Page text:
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Debian Amiga

Debian m68k Port Resurrected 145

Posted by Unknown Lamer
from the just-a-flesh-wound dept.
After two years of work, Debian m68k has working build servers, and is slowly working through the backlog of stale packages. "Contrary to some rumours which I've had to debunk over the years, the m68k port did not go into limbo because it was kicked out of the archive; instead, it did because recent versions of glibc require support for thread-local storage, a feature that wasn't available on m68k, and nobody with the required time, willingness, and skill set could be found to implement it. This changed a few years back, when some people wrote the required support, because they were paid to do so in order to make recent Linux run on ColdFire processors again. Since ColdFire and m68k processors are sufficiently similar, that meant the technical problem was solved. However, by that time we'd fallen so far behind that essentially, we needed to rebootstrap the port all over again. Doing that is nontrivial, and most of the m68k porters team just didn't have the time or willingness anymore to work on this; and for a while, it seemed like the m68k port was well and truly dead." The tales of acquiring the needed hardware are pretty interesting (one machine is an Amiga in a custom tower case).
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Debian m68k Port Resurrected

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  • by Anonymous Coward on Wednesday December 26, 2012 @01:16PM (#42395773)

    "not every application needs multi-gigaFLOP/second performance or even an integrated FPU"
    Well yeh, not everybody does. But do they even sell cheap 68k chips? And if they do, don't they sell *cheaper* ARM chips! Just because you don't need it, doesn't mean there's any advantage in using this.

    If they make it will they come? Because if nobody uses it, it isn't properly tested, and if it isn't properly tested, nobody will use it.

    68k has had it's day, it's dead, let it go.

  • by solidraven (1633185) on Wednesday December 26, 2012 @01:34PM (#42395979)
    ARM isn't always the right choice and it does have its problems. Additionally if you have to interface with an old system it's often easier to just grab a M68K or an old Intel 8xxx series device. The interface was already designed in a lot of cases for the older devices. And the M68K is advanced and fast enough to easily interface with modern hardware. So it actually does make for a pretty good bridge when you have to make two incompatible systems work together and don't want to go through the trouble of starting from scratch. Not to mention that the M68K is a great device to introduce people to the hardware side of embedded system design. Fairly cheap, comes in easy to solder packages unlike most ARM processors, robust, well documented, loads of software has been written for it, ...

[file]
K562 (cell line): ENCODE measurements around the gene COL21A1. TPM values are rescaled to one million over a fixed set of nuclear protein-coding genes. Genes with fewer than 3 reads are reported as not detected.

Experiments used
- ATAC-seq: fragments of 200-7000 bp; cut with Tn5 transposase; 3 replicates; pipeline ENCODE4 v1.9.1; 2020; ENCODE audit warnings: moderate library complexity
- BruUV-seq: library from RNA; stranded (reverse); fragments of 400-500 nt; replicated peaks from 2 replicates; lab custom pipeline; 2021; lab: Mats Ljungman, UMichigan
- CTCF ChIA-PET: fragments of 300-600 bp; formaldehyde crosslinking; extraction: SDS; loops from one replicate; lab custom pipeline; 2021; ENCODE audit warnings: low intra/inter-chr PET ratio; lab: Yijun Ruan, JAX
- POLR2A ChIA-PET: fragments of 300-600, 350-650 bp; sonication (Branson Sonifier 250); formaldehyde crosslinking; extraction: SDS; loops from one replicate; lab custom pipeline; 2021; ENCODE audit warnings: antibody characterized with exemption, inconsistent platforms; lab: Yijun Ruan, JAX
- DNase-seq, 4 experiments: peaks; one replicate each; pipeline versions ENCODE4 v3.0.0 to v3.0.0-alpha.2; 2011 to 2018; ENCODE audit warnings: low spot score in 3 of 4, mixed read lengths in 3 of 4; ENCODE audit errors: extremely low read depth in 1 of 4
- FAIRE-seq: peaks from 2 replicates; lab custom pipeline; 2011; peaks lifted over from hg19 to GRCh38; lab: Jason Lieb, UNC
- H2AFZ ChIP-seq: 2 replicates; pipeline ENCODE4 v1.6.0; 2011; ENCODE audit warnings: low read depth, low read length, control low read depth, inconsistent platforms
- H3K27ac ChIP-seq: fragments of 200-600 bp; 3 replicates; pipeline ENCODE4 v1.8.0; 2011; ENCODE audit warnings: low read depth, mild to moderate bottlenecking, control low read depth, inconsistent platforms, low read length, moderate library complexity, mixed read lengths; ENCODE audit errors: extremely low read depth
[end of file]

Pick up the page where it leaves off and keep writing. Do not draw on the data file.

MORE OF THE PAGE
Totally worth the effort! It's not because something is old that it's not worth using anymore. Look at the Intel 8051 architecture. You'll find several microcontrollers based on that architecture in your house on this very moment. Sure it's an ancient 8 bit CISC architecture, but most designers are very familiar with it and it's one of the cheapest microcontrollers available so it still sees quite a lot of use. Fun fact is that it's commonly used as USB host controller.
  • by ledow (319597) on Wednesday December 26, 2012 @01:41PM (#42396065) Homepage

    Like anything - if someone does the hard work, and it's supported enough, and it doesn't break OTHER architectures, there's no reason why not.

    It just seems that m68k (and other projects along the same lines) have people willing to do all that work, whereas the 386 architecture doesn't (yet?).

    This is the thing I actually quite like about Linux. MCA support? Few used it, fewer wanted it enough to do the so, so bye-bye. But other buses? They are still around. Applies to buses, architectures, drivers, features, even "helper code" of one type or another.

    If someone's willing to put in the back-breaking to get it up to standard, there's no reason to NOT let it in. Unfortunately, that standard has to be high for a number of reasons (e.g. legal obligations like licensing, coding quality, support, ongoing maintenance etc.). And for some, it's so high it doesn't justify the work.

    Linux is a meritocracy, like more open-source code. If there's a reason to do so, and it's done well, it happens. If not, it doesn't. If only parts of law and government were like that.

  • by gnu-sucks (561404) on Wednesday December 26, 2012 @02:36PM (#42396587) Journal

    Perhaps because you are more of an "appliance operator" you don't appreciate the science and engineering behind the scenes.

    Working with old hardware, like new hardware, presents a lot of challenges. The learning that takes place is very useful.

    Unlike new hardware, old hardware is cheap and plentiful. Yard sales, garages, surplus stores... this is the place to go. For new hardware, you are looking at some money.

    The learning that takes place on the old hardware is useful on problems beyond this "ancient platform". The folks that accomplished this port have flexed their brains around complicated problems, and are thus able to process other complicated problems more efficiently.

    Bottom line, some people are passionate about engineering and science, and do it because they enjoy the learning process.

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